She looked at me and I felt obliged to smile and wag my tail, although I was really wondering how this would affect us.

She seemed to know what I was thinking. “Don’t worry, Smudgy,” she said. “Marty and I couldn’t do without you.”

It made me feel a great deal better to know that it was Marty she was going to marry, since he already knew the right way to scratch my ears and the correct height to bounce tennis balls. He wouldn’t have to be trained. And yet it did give me a funny feeling to realize that my life was going to change.

I didn’t have to worry. Marty and my mistress got married and went on a honeymoon while I stayed home to guard the house.

The big change came a few months later. We moved. The new house had a volleyball court and a swimming pool and lots more ground to protect so I grew quite ferocious towards dangerous people like the milkman. Someone had left a pile of bricks in the yard so I had a new gift to bring my mistress each night. I learned to do a very good swan dive off the high board by watching Marty, and the people next door had a tennis court so I was properly supplied with balls and could show off whenever anyone came to swim.

There are uncomfortable things about the best of lives. A dog learns, for instance, to take cottage cheese philosophically. I mention cottage cheese because my mistress is keeping me on a diet of it and horsemeat.

Once I managed to get into the kitchen alone. My mistress had made a dozen cherry tarts for dinner, and I was all alone with them. I climbed up to the table and tried one. It was delicious. I tried another. I took a third so I could propose a proper French toast to my mistress for her wonderful cooking. And I remembered enough old French toasts to finish the dozen tarts. Then I lay down on the table and got ready to die.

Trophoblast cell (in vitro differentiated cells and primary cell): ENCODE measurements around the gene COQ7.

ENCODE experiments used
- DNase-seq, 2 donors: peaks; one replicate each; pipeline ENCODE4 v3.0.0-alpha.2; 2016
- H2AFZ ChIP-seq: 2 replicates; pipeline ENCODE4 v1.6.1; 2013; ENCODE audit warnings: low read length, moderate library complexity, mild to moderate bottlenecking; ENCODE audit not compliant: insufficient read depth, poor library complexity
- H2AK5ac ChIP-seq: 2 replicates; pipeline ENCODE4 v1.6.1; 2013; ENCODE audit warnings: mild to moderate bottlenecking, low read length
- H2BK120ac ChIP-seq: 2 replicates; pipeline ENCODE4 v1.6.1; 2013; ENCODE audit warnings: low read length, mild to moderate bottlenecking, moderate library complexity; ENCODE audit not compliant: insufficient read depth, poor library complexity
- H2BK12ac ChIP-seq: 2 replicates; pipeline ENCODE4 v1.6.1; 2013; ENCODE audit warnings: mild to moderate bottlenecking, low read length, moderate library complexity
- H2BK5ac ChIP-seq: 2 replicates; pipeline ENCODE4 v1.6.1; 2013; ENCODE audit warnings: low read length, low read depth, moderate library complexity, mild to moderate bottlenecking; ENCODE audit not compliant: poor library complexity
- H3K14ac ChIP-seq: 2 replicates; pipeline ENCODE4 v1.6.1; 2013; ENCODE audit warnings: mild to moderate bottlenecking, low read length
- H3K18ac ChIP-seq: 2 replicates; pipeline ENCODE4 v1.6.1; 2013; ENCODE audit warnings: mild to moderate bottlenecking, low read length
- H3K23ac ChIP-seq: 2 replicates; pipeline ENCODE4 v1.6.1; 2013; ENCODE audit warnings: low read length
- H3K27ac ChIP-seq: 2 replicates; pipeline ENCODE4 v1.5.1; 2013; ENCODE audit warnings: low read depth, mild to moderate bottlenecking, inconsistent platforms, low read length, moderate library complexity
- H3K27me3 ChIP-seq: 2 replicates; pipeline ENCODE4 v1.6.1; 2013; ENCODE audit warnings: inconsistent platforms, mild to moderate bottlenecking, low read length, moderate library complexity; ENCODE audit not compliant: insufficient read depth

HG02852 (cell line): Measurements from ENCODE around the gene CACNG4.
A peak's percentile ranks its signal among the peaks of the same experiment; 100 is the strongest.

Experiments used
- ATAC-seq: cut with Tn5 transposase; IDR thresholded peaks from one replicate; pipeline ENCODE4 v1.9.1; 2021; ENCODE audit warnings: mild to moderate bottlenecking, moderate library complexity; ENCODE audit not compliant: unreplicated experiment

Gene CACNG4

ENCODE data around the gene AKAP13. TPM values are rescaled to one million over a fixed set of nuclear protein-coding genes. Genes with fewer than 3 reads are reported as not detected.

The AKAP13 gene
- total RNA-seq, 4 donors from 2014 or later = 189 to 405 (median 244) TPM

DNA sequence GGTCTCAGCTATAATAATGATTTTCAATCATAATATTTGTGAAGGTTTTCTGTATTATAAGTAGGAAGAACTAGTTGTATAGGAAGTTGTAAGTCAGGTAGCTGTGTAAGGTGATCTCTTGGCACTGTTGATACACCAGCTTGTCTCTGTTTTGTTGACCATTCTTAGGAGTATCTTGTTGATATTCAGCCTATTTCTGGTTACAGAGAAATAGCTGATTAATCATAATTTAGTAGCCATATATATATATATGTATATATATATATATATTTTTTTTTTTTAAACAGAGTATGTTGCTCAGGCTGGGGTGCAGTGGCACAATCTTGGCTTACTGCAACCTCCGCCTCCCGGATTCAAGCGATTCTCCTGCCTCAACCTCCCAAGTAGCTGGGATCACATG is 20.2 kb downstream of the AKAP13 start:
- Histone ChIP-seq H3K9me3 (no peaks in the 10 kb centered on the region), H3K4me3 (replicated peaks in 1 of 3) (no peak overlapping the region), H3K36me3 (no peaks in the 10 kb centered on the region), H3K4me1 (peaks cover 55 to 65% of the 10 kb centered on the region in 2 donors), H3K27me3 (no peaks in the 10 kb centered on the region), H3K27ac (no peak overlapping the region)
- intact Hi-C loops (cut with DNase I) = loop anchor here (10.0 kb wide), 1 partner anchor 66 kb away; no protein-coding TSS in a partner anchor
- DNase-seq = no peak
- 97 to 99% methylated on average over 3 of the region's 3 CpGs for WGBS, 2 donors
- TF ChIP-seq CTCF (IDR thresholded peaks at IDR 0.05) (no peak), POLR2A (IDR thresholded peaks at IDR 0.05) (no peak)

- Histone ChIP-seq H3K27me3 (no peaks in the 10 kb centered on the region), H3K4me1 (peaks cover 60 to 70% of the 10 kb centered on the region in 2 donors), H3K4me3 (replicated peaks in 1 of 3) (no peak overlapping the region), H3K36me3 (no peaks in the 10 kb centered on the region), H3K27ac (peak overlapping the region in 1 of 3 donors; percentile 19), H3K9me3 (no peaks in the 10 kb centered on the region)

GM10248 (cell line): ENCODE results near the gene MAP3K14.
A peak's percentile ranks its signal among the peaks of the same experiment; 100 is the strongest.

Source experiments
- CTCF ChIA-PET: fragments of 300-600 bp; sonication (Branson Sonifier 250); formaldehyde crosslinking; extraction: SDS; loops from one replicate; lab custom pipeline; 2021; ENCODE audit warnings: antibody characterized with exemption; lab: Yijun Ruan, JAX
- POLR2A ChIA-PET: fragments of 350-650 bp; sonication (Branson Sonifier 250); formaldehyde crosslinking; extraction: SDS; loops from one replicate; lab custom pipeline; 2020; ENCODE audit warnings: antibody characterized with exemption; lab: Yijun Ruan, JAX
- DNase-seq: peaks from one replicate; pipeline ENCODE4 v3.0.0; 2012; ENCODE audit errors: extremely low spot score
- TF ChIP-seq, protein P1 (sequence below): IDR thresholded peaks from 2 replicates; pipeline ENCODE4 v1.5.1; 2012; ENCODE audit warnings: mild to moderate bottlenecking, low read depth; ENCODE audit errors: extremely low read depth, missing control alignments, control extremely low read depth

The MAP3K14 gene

As I said before, there are uncomfortable things about any life, like my mistress’ anger when I put my paws on the good furniture; and enduring the long silence when my mistress wants to watch TV instead of having a good, long talk. But these things are not really important at all; the important things are times like last night.

I found my mistress alone in the garden and curled myself against her feet.

“Oh, Smudgy,” she said. “I’ve had an awful time today. I had an argument with . . . oh . . .”

I licked her hand, sympathetically.

“. . . well, you know how these things start. But it wasn’t my fault.”

I stood up and growled, batting the air with my paws as I tore whoever it had been into little pieces.

“Thank you,” she said, bending down to me. “But it was a silly argument. And maybe I was wrong.”

“Never,” I barked. “You are perfect,” I barked. “You are perfect,” I barked again.

“I’m not, but thank you for saying it,” she whispered and she scratched my ears. She stood up. “I don’t know what I’d do without you, Smudgy,” she said. “You always make me feel fine.” I bowed.

“Come on, I’ll race you to dinner.” She started towards the house.

I bolted fiercely after her, making sure I didn’t hurt her feelings by winning. I followed her in and walked happily towards my cottage cheese.